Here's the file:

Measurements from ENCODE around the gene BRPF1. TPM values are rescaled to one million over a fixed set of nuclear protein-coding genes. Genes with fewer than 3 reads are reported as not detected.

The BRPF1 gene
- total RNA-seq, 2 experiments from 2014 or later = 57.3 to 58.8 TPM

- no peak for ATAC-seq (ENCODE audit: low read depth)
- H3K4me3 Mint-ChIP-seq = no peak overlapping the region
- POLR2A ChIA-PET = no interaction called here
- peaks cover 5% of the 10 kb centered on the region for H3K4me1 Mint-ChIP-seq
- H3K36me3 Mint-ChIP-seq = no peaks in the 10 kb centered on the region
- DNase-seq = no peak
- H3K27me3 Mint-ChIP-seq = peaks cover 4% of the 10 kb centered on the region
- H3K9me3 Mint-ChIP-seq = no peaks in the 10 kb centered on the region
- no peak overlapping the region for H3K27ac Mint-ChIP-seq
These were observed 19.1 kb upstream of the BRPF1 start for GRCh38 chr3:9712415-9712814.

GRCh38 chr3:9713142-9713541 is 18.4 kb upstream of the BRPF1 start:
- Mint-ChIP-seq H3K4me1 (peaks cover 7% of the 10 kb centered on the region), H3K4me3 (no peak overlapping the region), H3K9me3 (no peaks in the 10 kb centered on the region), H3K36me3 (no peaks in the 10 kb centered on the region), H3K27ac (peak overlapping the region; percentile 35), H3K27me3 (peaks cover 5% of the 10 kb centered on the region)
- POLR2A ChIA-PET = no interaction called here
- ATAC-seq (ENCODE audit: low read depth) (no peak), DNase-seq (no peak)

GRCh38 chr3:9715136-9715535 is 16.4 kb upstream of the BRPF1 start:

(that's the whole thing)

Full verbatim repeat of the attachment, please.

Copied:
Measurements from ENCODE around the gene BRPF1. TPM values are rescaled to one million over a fixed set of nuclear protein-coding genes. Genes with fewer than 3 reads are reported as not detected.

The BRPF1 gene
- total RNA-seq, 2 experiments from 2014 or later = 57.3 to 58.8 TPM

- no peak for ATAC-seq (ENCODE audit: low read depth)
- H3K4me3 Mint-ChIP-seq = no peak overlapping the region
- POLR2A ChIA-PET = no interaction called here
- peaks cover 5% of the 10 kb centered on the region for H3K4me1 Mint-ChIP-seq
- H3K36me3 Mint-ChIP-seq = no peaks in the 10 kb centered on the region
- DNase-seq = no peak
- H3K27me3 Mint-ChIP-seq = peaks cover 4% of the 10 kb centered on the region
- H3K9me3 Mint-ChIP-seq = no peaks in the 10 kb centered on the region
- no peak overlapping the region for H3K27ac Mint-ChIP-seq
These were observed 19.1 kb upstream of the BRPF1 start for GRCh38 chr3:9712415-9712814.

GRCh38 chr3:9713142-9713541 is 18.4 kb upstream of the BRPF1 start:
- Mint-ChIP-seq H3K4me1 (peaks cover 7% of the 10 kb centered on the region), H3K4me3 (no peak overlapping the region), H3K9me3 (no peaks in the 10 kb centered on the region), H3K36me3 (no peaks in the 10 kb centered on the region), H3K27ac (peak overlapping the region; percentile 35), H3K27me3 (peaks cover 5% of the 10 kb centered on the region)
- POLR2A ChIA-PET = no interaction called here
- ATAC-seq (ENCODE audit: low read depth) (no peak), DNase-seq (no peak)

GRCh38 chr3:9715136-9715535 is 16.4 kb upstream of the BRPF1 start: